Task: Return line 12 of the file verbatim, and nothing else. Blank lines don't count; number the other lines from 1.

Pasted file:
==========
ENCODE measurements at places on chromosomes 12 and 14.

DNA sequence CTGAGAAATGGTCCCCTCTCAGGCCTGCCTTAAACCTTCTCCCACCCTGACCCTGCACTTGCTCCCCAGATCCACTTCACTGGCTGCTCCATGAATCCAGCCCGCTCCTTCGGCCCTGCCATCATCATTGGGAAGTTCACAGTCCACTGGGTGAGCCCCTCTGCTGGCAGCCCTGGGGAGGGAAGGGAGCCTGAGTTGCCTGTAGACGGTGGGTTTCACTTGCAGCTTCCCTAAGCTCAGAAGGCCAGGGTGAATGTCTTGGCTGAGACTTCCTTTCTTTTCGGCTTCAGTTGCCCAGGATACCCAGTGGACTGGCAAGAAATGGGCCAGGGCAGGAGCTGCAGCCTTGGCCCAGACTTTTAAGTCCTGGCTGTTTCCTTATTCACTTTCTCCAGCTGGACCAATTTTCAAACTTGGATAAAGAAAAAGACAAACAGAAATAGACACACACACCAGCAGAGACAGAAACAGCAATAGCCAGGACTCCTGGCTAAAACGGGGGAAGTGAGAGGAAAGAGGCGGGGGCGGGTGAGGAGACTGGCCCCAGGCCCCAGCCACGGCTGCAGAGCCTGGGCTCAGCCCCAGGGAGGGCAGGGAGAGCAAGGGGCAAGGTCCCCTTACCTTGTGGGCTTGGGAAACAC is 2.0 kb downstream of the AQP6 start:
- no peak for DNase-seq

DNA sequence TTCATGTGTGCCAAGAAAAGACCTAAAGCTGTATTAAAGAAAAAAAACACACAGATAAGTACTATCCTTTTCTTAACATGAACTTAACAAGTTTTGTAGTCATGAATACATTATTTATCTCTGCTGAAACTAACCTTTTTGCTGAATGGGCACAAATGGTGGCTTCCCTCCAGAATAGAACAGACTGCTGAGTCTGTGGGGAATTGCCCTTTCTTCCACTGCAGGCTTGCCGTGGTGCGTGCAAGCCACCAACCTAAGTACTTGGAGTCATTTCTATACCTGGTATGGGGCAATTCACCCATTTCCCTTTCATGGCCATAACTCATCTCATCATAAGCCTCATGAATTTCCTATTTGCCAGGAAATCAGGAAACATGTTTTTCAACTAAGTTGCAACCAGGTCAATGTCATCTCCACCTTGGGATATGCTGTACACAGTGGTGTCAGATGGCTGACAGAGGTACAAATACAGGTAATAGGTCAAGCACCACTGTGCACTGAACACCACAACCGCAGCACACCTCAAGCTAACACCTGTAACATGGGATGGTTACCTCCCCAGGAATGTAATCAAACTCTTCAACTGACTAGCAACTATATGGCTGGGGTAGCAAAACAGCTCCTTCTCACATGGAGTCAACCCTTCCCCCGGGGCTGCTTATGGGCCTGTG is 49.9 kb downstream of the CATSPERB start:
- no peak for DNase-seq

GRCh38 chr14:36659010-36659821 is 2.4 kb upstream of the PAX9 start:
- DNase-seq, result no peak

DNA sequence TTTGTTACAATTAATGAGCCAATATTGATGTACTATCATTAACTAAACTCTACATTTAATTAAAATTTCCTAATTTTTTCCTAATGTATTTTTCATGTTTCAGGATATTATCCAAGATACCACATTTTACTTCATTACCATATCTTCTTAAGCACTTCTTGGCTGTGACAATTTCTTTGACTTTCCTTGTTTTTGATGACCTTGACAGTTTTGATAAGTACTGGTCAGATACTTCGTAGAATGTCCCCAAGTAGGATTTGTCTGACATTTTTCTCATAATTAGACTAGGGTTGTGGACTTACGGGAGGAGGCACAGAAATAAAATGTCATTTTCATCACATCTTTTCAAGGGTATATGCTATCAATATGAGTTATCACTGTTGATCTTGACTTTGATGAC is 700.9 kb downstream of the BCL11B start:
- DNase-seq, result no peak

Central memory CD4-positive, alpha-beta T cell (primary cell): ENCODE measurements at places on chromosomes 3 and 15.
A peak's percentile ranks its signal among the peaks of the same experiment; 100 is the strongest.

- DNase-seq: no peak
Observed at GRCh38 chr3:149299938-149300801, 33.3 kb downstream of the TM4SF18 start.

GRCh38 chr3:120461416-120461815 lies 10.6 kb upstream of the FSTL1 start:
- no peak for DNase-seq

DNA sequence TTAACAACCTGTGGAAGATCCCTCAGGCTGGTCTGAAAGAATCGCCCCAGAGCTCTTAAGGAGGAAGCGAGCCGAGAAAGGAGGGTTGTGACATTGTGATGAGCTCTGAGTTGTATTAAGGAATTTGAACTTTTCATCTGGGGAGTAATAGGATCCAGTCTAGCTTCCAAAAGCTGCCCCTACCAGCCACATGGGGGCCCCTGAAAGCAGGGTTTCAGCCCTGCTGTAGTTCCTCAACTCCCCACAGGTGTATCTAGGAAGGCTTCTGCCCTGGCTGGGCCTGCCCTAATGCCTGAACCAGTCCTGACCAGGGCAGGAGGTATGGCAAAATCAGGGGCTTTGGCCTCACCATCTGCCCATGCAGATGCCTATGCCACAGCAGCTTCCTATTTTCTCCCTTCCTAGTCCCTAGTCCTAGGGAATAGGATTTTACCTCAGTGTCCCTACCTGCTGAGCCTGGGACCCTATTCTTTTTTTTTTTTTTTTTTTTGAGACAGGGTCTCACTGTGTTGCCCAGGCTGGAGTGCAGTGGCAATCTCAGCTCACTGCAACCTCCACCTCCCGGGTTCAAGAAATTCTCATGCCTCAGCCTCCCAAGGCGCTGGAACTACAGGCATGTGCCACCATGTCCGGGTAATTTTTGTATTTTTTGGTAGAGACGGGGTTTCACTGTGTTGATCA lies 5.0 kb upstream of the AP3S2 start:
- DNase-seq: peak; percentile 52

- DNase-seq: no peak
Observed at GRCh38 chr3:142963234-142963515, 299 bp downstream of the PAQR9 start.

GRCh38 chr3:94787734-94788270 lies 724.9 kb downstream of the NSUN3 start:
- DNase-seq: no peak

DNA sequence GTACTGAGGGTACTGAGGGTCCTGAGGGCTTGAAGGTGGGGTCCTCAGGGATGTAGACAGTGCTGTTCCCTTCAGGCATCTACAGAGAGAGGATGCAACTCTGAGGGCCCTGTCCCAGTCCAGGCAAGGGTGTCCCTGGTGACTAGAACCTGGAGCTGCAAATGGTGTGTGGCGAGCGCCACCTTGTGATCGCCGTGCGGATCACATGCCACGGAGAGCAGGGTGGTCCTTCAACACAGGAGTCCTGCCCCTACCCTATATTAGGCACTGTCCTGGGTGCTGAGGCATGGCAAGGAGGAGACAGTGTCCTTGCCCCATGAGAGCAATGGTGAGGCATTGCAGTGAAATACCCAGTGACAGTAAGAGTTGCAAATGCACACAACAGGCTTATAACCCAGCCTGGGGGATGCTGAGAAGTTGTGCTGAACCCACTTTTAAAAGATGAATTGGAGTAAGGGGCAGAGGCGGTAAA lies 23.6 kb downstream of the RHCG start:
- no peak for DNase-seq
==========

- DNase-seq: no peak